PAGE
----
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Old 08-11-2016, 06:53 AM   #101
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Cash also represents dry powder, very nice to have if there is a big downturn.
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Old 08-11-2016, 06:57 AM   #102
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Total cash =8%. Cash plus bonds= 10 years of expenses


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Old 08-11-2016, 07:16 AM   #103
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Horrible right now. I am at 20% cash and the market is not cooperating (crashing). We sold our house this year and I was mostly out of internet range during Brexit, not that I would have gone all in if I had been in range. The minute I put this 20% to work, the market is going to drop 30%.

I don't even have 15% of the cash doing anything. 0.02% in checking account.
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Old 08-11-2016, 09:27 AM   #104
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I just retired two months ago. Due to some payouts and such I have 67% cash. That's crazy I know but the market is 122% of GDP and PE is through the roof. I really don't know what to do. I suppose wait for a pull back? Any suggestions? I suppose I could DCA into something or just wait a bit.


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Old 08-11-2016, 09:34 AM   #105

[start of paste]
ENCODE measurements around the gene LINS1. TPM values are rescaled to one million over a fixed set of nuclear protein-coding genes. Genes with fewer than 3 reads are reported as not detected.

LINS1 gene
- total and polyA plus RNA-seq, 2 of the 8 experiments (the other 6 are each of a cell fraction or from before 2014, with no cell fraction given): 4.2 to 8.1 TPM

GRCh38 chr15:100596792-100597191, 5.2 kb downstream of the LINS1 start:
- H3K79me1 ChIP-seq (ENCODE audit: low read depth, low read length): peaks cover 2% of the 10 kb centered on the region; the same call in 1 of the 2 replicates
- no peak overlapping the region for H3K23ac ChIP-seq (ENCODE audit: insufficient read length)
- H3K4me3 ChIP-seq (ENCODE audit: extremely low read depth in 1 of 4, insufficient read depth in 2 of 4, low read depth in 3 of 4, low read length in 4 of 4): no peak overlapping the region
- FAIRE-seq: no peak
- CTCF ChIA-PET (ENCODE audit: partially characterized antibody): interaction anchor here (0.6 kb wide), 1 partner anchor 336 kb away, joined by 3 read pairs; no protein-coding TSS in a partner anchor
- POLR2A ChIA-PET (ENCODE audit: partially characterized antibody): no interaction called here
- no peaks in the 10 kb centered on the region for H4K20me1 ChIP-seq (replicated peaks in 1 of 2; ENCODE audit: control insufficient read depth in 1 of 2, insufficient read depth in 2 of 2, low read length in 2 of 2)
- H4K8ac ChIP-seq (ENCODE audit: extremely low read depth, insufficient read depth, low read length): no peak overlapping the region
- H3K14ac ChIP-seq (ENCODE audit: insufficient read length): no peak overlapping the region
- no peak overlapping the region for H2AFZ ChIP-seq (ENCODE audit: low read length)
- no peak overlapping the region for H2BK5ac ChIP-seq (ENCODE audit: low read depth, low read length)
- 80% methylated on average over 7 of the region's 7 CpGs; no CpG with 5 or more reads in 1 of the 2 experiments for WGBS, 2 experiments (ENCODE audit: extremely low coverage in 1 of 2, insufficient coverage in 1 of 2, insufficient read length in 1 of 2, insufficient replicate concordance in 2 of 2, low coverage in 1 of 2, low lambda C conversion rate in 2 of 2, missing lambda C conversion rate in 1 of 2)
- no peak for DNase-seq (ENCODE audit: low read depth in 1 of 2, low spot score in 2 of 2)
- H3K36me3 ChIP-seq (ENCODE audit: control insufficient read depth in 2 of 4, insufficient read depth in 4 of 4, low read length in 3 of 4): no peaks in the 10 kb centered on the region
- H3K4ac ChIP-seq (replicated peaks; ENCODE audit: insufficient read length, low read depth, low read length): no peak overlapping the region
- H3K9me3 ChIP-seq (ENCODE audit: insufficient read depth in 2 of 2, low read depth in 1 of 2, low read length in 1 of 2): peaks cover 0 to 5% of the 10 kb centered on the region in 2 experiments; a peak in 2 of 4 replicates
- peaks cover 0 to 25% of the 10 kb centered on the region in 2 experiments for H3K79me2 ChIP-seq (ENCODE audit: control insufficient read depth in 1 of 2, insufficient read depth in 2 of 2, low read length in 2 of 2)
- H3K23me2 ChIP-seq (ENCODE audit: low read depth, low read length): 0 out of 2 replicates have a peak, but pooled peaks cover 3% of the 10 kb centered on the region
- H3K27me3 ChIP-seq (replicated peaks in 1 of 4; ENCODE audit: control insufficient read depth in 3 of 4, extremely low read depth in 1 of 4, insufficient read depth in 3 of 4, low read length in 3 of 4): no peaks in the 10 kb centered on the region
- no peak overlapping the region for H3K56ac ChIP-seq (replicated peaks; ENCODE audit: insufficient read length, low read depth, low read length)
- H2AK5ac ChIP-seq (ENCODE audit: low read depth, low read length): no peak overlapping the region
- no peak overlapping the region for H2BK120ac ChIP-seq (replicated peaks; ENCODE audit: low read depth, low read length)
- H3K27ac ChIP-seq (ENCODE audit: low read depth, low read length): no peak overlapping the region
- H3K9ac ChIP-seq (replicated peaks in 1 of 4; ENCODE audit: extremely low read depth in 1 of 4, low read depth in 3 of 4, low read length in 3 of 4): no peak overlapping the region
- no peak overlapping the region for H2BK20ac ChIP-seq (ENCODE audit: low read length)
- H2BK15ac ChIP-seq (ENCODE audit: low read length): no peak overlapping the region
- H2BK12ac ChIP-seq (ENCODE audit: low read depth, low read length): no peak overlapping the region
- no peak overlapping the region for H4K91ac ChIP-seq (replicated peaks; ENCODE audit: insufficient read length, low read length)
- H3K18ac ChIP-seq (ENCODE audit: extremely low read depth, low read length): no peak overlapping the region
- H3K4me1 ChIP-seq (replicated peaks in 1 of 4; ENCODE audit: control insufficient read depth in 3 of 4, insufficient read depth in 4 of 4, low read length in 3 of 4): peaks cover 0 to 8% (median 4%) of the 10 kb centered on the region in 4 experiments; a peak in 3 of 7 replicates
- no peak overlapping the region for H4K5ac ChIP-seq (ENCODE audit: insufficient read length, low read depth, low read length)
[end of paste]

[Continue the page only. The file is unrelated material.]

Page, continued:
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I just retired two months ago. Due to some payouts and such I have 67% cash. That's crazy I know but the market is 122% of GDP and PE is through the roof. I really don't know what to do. I suppose wait for a pull back? Any suggestions? I suppose I could DCA into something or just wait a bit.


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Create the AA that fits your needs and start working the plan. DCA into equities, ladder into bonds and buy some alternatives like GLD or REITs. Bonds just as easily right now can go to 1% or less providing a nice TOTAL return even from these levels.
Every time I get cash I rebalance to my original plan. I thought the market was high 2 years ago. It has served me well to just hold my nose and keep sticking to the plan.
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Old 08-11-2016, 09:43 AM   #106
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When I rebalanced recently I bought Vfsux, short term investment grade. Not cash but not too far off. SEC yield is 1.6%. Not sexy.

FWIW Bill Gross recently mentioned short term IG as a decent alternative.
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Old 08-11-2016, 10:11 AM   #107
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Create the AA that fits your needs and start working the plan.
+1

Stop trying to time the market.
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Old 08-11-2016, 10:13 AM   #108
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I think I'm way up to ~3% cash now. Mostly looking for opportunities, not hedging against a crash or anything. Usually at 1% or less.
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Old 08-11-2016, 10:57 AM   #109